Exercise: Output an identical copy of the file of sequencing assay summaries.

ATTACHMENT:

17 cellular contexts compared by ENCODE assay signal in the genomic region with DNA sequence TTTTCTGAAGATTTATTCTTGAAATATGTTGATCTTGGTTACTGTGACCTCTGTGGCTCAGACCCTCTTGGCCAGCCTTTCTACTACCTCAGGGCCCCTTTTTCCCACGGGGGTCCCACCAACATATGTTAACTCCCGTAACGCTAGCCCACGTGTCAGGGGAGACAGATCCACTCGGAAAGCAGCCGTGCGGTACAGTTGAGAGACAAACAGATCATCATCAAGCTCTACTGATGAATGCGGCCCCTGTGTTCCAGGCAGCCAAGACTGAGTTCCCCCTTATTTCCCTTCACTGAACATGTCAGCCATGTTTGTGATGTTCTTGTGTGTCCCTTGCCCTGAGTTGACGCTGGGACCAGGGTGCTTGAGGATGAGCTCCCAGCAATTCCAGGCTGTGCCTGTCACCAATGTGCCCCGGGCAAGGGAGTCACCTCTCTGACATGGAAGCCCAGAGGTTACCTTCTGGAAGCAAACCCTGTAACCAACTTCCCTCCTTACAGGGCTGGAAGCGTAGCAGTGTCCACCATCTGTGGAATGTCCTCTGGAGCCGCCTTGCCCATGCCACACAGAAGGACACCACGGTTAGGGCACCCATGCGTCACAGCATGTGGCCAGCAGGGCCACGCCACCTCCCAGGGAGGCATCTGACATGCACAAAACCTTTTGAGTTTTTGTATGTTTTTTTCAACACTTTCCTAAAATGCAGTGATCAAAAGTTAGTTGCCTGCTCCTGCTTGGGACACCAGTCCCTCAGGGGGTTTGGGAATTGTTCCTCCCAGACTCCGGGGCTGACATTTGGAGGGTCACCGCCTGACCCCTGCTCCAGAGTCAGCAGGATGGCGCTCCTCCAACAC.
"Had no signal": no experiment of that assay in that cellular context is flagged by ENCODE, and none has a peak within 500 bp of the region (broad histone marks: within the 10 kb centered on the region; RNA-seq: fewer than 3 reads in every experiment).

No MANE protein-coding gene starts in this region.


17 cellular contexts compared by ENCODE assay signal in the genomic region with DNA sequence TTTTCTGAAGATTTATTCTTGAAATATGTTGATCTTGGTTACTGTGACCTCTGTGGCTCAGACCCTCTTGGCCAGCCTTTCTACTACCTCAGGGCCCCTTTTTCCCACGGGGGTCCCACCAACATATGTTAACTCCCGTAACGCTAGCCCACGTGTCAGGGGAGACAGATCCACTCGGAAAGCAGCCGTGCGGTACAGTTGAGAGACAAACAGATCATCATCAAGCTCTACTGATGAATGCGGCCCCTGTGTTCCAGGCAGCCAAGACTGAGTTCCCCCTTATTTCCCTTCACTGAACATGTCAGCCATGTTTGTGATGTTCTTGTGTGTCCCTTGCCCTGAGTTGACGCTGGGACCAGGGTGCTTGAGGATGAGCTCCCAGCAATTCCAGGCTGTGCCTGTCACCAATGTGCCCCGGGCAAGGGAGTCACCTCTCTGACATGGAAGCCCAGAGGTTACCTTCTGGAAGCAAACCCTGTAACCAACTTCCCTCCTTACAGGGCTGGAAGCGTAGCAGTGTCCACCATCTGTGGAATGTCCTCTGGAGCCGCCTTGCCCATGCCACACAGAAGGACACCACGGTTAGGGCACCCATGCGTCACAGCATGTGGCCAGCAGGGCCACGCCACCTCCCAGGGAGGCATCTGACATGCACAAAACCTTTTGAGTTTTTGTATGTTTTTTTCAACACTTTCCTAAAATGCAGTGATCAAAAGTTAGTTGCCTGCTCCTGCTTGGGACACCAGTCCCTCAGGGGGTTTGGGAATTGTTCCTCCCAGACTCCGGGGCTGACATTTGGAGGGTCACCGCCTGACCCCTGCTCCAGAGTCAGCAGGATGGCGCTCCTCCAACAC.
"Had no signal": no experiment of that assay in that cellular context is flagged by ENCODE, and none has a peak within 500 bp of the region (broad histone marks: within the 10 kb centered on the region; RNA-seq: fewer than 3 reads in every experiment).

No MANE protein-coding gene starts in this region.